Monday, August 10, 2009
Last Wednesday, 5 of my fellow South Shore Beaders and I went to the Fuller Craft Museum for a class on "Cold Connections" I wasn't really sure what to expect other than it would not involve a (hot) torch.
The process of attaching metal to metal usually involves heat thus this class in "Cold Connections" would be different. We found that there are many different ways and depending on our previous experience our teacher would instruct us in something new. She was well prepared for most anything. What we did learn was how to use rivets to connect two pieces of metal.
For the first piece, we chose a flat piece of shaped copper and a decorative piece to attach. I chose a funny shaped piece of copper and a flower.
Our first thing was to drill a hole in the copper piece where the center of the flower was to be placed. That meant using a drill press. Something new to me. Our instructor explained other ways to drill a hole since most of us do not own a drill press. We all took turns using the drill press under the helpful aid and watchful eyes of our instructor.
Then, since the hole was not big enough (better than being too big) we had to use a round file to make the rivet fit. That seemed to take a long time as we were really learning the technique of how to file. I soon discovered that my weaker hand held me back a bit but that it indeed was good physical therapy for strengthening my wrist. At least I had something to show for the exercise - more than squeezing a ball!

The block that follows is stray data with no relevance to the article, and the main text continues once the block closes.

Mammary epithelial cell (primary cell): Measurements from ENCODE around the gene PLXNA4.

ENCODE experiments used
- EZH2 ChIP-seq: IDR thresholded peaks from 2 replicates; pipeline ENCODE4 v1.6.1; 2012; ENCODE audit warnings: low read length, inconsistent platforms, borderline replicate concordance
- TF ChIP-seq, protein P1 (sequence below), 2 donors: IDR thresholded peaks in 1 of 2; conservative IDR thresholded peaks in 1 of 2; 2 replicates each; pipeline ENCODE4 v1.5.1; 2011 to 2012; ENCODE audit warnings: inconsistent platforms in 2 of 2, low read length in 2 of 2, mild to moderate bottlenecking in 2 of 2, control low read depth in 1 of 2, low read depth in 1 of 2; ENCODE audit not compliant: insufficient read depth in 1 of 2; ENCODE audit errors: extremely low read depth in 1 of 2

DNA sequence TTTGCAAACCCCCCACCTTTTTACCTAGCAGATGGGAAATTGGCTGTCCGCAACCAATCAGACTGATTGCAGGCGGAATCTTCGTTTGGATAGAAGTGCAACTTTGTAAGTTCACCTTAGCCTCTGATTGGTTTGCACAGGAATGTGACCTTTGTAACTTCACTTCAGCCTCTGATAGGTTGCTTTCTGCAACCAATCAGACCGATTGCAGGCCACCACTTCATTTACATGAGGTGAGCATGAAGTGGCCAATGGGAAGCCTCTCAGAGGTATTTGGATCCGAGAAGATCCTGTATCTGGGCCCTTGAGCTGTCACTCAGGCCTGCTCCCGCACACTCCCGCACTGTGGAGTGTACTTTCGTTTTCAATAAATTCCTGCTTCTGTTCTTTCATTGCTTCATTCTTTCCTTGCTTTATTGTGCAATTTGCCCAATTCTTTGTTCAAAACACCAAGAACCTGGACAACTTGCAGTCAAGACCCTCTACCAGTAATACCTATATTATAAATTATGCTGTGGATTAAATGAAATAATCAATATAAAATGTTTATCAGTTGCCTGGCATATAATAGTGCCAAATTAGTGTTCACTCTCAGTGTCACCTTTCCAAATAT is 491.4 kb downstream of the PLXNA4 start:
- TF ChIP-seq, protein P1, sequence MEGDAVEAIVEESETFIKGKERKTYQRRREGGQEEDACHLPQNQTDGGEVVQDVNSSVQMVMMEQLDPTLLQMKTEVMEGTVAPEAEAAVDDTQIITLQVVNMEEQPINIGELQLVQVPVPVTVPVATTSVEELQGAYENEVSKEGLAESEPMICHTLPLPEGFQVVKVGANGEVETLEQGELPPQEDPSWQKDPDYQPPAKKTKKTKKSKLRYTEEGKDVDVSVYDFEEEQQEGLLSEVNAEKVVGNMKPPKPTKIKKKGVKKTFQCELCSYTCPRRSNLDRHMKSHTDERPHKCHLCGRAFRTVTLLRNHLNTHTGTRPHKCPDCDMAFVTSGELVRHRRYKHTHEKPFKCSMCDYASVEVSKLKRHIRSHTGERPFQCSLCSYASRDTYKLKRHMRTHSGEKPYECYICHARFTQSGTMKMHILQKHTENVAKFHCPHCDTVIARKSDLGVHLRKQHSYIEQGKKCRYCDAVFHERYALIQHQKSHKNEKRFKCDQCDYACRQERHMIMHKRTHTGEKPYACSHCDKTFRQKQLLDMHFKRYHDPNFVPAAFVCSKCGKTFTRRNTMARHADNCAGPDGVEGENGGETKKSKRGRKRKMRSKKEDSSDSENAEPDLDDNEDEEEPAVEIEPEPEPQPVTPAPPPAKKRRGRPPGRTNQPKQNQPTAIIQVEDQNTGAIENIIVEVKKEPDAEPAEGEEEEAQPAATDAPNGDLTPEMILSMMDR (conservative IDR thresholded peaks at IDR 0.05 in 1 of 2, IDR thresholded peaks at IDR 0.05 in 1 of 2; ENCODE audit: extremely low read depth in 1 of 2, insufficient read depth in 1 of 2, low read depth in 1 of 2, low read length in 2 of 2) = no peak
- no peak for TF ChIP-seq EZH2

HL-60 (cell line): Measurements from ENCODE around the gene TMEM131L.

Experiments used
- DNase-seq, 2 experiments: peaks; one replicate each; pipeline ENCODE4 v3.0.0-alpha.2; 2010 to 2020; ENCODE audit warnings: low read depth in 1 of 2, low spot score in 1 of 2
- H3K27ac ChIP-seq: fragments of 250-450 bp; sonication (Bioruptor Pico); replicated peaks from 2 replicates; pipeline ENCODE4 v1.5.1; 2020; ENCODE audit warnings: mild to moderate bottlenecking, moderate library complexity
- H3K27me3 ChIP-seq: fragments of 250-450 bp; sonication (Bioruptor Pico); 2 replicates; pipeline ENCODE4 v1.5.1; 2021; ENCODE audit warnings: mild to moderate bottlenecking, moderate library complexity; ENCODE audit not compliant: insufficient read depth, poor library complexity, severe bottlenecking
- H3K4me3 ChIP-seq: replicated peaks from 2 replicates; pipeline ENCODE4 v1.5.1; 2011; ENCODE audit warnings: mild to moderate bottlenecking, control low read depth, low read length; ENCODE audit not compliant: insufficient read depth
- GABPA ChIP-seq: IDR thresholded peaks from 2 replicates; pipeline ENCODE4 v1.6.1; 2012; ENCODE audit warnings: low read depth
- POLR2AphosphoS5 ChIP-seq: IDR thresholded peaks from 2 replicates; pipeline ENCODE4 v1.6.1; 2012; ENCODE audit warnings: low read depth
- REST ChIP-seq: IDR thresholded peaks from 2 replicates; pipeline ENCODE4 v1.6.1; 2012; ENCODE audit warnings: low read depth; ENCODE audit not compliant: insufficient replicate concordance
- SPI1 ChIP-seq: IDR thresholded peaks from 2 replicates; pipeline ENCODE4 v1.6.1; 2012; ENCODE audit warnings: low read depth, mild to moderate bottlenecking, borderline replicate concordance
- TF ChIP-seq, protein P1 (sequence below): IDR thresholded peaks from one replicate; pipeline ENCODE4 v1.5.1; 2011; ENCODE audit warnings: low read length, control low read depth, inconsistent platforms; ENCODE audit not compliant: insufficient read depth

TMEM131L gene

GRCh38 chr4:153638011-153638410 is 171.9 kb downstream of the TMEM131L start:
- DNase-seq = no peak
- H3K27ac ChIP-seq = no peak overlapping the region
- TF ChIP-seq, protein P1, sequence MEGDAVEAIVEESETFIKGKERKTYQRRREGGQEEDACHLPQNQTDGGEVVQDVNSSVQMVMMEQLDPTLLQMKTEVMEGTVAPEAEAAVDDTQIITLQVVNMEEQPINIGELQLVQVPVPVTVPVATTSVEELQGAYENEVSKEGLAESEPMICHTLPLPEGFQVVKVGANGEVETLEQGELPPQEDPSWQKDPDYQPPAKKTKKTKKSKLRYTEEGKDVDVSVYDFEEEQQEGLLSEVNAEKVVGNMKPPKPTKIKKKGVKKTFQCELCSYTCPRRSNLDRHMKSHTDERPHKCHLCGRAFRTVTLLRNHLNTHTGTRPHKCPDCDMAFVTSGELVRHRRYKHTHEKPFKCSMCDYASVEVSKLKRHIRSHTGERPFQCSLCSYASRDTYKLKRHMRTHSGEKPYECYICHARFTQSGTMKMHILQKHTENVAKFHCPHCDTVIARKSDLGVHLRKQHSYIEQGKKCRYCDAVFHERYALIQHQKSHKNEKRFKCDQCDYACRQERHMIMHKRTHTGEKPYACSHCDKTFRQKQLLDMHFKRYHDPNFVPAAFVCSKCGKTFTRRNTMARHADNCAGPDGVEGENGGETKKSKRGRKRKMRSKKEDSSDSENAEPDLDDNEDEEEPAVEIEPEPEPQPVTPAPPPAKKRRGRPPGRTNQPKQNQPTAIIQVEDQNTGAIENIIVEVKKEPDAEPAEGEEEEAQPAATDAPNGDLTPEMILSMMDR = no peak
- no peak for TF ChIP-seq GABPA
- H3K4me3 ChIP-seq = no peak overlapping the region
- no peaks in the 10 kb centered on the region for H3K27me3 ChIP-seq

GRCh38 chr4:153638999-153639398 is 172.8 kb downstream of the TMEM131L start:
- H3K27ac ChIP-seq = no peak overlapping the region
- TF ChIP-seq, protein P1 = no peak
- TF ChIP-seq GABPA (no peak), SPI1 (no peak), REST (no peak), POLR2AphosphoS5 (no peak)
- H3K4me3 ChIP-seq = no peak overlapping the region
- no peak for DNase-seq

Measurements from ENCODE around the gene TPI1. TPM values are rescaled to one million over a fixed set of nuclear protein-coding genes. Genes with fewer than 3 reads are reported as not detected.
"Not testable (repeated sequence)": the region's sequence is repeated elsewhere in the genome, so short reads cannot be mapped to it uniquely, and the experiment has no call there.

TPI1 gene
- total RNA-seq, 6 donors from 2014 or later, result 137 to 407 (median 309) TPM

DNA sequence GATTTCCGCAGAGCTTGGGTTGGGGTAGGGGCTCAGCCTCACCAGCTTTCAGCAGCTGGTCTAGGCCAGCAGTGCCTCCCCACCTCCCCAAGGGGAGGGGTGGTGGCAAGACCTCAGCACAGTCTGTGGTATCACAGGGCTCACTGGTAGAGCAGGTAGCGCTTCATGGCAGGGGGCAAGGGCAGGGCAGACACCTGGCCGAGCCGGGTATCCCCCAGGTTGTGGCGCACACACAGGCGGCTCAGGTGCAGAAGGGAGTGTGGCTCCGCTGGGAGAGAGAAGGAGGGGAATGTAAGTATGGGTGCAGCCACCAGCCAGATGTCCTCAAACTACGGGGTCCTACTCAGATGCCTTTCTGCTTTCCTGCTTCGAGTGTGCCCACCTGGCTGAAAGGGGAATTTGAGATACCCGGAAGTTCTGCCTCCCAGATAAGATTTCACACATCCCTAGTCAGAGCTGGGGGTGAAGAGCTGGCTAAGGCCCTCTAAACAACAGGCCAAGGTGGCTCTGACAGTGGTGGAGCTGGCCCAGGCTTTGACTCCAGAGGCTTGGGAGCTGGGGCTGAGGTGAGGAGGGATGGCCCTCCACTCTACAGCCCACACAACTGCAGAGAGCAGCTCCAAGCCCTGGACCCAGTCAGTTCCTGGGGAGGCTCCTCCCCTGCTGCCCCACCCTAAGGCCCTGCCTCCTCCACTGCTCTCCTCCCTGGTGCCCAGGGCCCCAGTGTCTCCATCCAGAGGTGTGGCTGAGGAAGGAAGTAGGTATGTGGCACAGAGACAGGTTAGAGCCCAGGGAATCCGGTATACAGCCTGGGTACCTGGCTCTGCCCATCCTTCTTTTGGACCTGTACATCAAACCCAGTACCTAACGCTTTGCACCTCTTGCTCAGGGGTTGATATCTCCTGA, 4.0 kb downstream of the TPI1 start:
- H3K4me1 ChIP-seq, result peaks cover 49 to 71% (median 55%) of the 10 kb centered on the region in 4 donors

Next we inserted the rivet and the flower - with much joy as the hole was finally big enough (fortunately the flower already had a hole in the center). Using an awl we "flared" out the rivet and then one hit with a hammer, done!
I asked if I could add another hole (using the drill press as other methods sounded harder) so that I might be able to use the piece in a new necklace with a hole already there. I haven't decided what to do next yet.
Then we made a bail to attach to a green circle. That involved pounding the piece of copper round/flat wire so that both ends had totally flat, paddle shaped ends. Paddle shaped ends eluded me a bit as you can see in the picture. We now had three holes to drill and (most important) make bigger with our files. I rather pooped out as my physical therapy was getting old. So, with help from our instructor, I was able to finish and line up the three holes and make a pendant with a large bail.
We repeated the process of flaring and pounding the rivet to finish attaching the bail. Not sure what I might do with this piece but it is all a learning process.
So this summer has been a learning time and I'm progressing with new techniques. Now, to put them together and produce some amazing pieces!
www.bevsjewelry.com and www.bevsjewelry.1000markets.com